A penny saved is ridiculous.

A penny saved is ridiculous.

Friday, January 30, 2015

Rich, subtle story and... My GOD, what IS that??

As well as being a very edgy, very compelling reading experience, Stephen King's Revival also presented an interesting mix: the main body of the novel was a sweeping drama about a guy named Jamie Morton, covering (in Jamie's own words) his life, loves, challenges (personal and career oriented), tragedies, all that. It's a great tale, rich yet full of subtlety, and it'll probably remind you of some of Mr. King's other, more literary-tinged works (you know, the ones that get made into movies that don't advertise the fact that they come from Stephen King novels).

The other part of the novel, though, involves a guy named Charles Jacobs, who Jamie first meets when Jamie is a young boy and Jacobs is the town pastor. Jacobs then appears, disappears, and reappears throughout the novel, and every time we see him he is doing something new involving his intense interest in electricity. And this is where the novel's weird mix comes in: while Jamie's story is mostly subtle and naturalistic (basic life drama stuff), the Jacobs story is pretty much out and out horror, and ultimately the kind of intense, neon horror that Mr. King usually saves for his short stories (the ones that remind you of those gory EC comics from the 50's that got Congress up in arms). It's great stuff, but very scary, very over the top, and by the end, very slimy, gory, and disturbing-- disturbing because of what you see and what it all means.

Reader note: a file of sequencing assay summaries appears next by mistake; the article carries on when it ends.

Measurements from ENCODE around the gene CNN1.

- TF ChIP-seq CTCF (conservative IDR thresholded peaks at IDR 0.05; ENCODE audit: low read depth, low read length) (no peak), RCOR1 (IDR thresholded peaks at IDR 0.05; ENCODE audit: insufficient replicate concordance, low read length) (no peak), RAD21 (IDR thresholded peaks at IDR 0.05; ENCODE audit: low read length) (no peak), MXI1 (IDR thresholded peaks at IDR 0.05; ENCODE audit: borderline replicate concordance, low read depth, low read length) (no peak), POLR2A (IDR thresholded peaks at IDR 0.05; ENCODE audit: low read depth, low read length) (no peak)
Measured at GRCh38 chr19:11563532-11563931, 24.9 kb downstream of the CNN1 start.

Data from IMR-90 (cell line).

I'm not saying that these two aspects- rich story, gory horror- don't fit comfortably together in one novel, only that it's a strange mix. But it's all involving and compelling, and (without telling you to much) it all eventually moves to a very effective communication of the idea that we should all really appreciate our lives right now, because... (well, to go further here would be telling you too much). But I will say this, the other strange mix in the novel occurs during the close, because in order to deliver his fairly upbeat message about smelling the roses in the here and now, Mr. King doesn't allow himself to pull any punches when presenting the disturbingly dark scenes and revelations that are required to deliver and contrast that message.

So, yeah, great rich story, small scares that escalate into some very big ones (and delivered via some very memorable imagery), and a fair amount of stuff to think about when you close the book. What more can you want from the Master?

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